Trump's Fascistic, un-American rantings about NFL players kneeling in protest during the playing of the National Anthem are offensive and repugnant. But they're also probably illegal, carrying a possible penalty to Trump of disqualification from public office, fines, and up to 15 years in prison.
There's a specific statute at play, and it's 18 U.S.C. sec. 227. This statute reads:
The first question could be, Is the President covered by this statute? Yes, he is specifically listed as a "covered government person" under (b)(3).
Next, Does the President have the intent to influence an employment decision or employment practice of a private entity? Clearly, he does. The current version of his outrage started when he said, at an Alabama rally in support of his losing candidate, "Wouldn't you love to see one of these NFL owners, when somebody disrespects our flag, to say, 'Get that son of a bitch off the field right now, out, he's fired. He's fired.'"
If this sort-of rhetorical question phrasing isn't obvious enough, his subsequent tweets make explicitly clear that he intends to influence the employment decisions and practices of the NFL. He urges flatly, "Fire or suspend!" and "NFL should change policy!"
Next, with that intent, has there been some official act he's taken, influenced, offered or threatened? For a while, that was unclear. Surely when the president presses for an action so strongly and repeatedly, there's some implied threat that he'll use his power to effectuate some official act in response to non-compliance. But any uncertainty vanished on Tuesday when he tweeted a bald threat to impose taxes on the NFL unless they change their employment practices to stop players from kneeling.
So, finally, Trump's guilt would turn on whether Trump is acting on the basis of partisan political affiliation. Some have argued that this must be narrowly interpreted to mean only whether he's trying to influence employment decisions based on whether people are Democrats or Republicans. But there's no reason for this restrictive reading. The general meaning of "partisan" is adherence to a cause, not necessarily a party. It's unclear what an "affiliation" would be in that context anyway; would this require that an affected employee be registered in that party, or vote for that party, or simply tend to vote for that party?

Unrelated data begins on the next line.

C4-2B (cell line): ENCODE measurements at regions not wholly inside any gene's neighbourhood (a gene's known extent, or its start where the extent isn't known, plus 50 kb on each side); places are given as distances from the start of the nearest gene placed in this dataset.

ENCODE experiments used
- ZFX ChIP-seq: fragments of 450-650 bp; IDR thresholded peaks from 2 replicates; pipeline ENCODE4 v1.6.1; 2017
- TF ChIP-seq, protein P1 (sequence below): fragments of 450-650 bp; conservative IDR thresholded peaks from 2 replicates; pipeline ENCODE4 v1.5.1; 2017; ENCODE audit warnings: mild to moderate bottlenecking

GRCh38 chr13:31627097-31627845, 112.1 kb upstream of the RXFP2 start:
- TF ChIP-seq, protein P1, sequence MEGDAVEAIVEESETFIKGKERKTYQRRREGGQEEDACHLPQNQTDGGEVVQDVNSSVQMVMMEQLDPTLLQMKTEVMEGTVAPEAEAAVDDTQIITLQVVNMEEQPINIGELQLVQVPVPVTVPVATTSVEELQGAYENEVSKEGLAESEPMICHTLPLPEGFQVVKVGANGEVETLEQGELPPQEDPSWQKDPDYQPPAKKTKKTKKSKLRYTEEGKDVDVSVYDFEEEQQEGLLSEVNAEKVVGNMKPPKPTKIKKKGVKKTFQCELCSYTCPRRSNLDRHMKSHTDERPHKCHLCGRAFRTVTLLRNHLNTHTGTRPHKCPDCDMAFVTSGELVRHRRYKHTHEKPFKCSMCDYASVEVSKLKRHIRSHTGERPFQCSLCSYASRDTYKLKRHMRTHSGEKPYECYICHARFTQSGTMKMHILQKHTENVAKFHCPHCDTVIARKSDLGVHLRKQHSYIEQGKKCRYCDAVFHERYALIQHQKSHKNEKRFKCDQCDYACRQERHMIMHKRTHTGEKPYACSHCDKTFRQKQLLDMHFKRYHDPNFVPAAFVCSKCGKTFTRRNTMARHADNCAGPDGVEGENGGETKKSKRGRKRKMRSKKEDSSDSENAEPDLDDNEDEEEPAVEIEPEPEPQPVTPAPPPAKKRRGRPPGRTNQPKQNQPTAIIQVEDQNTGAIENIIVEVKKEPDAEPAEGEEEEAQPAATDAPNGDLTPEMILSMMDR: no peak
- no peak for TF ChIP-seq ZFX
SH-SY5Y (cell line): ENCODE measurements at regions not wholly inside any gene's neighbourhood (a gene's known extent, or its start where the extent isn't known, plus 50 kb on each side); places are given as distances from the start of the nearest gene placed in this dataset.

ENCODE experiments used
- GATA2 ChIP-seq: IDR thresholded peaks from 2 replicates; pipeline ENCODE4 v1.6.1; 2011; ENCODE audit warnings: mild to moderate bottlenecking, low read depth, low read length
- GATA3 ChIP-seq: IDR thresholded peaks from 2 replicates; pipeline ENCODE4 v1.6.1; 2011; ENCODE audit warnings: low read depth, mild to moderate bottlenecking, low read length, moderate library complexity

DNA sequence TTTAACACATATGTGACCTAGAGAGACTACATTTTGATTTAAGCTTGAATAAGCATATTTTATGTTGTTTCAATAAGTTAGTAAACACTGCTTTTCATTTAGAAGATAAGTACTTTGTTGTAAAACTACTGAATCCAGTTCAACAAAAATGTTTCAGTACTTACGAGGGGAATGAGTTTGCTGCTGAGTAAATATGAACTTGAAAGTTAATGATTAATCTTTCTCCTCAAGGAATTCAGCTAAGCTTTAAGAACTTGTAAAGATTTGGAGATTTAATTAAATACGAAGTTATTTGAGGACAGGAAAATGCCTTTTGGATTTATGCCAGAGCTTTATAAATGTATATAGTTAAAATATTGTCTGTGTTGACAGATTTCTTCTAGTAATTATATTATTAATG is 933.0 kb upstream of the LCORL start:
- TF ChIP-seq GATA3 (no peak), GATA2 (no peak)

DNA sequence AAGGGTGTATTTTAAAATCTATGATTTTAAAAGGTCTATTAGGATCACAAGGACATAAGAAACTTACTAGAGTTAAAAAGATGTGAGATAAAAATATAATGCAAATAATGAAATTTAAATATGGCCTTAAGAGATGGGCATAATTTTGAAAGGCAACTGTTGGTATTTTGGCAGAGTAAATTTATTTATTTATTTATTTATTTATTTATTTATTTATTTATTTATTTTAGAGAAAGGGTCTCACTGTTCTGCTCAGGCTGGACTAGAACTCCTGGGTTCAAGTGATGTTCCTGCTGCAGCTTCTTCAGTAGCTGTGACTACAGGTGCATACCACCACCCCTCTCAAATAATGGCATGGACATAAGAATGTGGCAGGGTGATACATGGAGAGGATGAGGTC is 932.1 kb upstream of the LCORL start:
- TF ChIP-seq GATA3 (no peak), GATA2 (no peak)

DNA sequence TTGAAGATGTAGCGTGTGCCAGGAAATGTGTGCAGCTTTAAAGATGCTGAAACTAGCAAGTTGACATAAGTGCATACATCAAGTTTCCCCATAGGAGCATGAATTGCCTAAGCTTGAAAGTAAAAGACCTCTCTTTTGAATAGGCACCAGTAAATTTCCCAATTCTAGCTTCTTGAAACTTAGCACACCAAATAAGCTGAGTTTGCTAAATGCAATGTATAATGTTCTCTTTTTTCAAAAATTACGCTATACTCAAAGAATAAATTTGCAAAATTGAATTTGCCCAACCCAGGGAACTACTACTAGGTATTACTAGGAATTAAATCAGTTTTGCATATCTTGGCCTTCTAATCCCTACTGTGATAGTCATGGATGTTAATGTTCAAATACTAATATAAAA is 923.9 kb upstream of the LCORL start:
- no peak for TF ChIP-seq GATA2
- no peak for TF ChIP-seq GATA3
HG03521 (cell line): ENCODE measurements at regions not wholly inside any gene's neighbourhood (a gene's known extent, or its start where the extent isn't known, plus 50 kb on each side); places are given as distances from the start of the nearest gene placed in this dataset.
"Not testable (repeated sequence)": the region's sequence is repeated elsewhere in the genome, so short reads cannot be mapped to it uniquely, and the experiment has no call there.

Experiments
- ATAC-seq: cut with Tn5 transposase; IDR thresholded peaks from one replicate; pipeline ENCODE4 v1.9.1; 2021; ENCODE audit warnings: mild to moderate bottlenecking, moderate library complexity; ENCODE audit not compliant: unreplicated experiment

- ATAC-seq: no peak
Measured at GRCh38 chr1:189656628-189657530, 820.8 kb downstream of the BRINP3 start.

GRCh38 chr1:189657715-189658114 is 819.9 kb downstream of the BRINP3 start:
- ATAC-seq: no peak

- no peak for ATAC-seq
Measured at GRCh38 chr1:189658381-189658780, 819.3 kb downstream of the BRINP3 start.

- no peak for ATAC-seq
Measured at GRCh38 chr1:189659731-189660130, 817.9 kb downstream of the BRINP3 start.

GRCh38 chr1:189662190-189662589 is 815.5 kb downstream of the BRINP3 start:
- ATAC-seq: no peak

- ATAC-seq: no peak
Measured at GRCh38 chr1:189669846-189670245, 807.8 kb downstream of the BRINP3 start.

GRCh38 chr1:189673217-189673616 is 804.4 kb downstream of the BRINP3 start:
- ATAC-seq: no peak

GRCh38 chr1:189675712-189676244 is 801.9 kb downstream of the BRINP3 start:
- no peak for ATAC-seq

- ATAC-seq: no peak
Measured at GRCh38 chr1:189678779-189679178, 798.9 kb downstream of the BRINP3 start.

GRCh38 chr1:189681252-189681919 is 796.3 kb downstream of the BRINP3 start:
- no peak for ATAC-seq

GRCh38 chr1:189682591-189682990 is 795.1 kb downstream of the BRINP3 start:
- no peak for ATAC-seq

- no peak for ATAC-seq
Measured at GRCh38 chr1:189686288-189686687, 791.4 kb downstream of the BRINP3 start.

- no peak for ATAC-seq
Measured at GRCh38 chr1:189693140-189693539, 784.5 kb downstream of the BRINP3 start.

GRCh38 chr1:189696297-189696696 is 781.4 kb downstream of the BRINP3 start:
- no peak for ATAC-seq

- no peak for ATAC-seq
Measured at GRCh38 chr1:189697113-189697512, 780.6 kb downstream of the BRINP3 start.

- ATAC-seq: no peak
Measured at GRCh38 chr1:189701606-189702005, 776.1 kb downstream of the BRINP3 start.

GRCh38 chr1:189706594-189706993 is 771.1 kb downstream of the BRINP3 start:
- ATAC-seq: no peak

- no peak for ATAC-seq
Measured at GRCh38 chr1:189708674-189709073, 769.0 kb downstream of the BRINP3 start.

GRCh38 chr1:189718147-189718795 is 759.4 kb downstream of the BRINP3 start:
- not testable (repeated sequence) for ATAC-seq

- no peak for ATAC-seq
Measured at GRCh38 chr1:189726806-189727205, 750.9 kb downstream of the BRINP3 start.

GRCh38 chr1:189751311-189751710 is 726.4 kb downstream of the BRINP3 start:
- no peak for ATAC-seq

A clearly reasonable interpretation of "partisan political affiliation" would be some affiliation with a political cause, which is the obvious, stated reason for Trump's attacks on the NFL players. This is not a case where a president is calling for the dismissal of a CEO who has been engaged in some malfeasance. He's calling for the punishment, firing, or suspension of people who are expressing a political view, promoting policy changes in our nation. And these views and policies are certainly affiliated with the political movement Black Lives Matter.
That these views and policies are closely, maybe even perfectly, aligned with one of our country's two major political parties could be helpful in this interpretation, but not even necessary.
So, the next step is to wait for Jeff Session's Department of Justice to file charges against Donald Trump. Looking forward to the chants of "Lock him up! Lock him up!"
See also, Shaun King's article Did Trump Break the Law by Telling NFL Owners to Fire Players?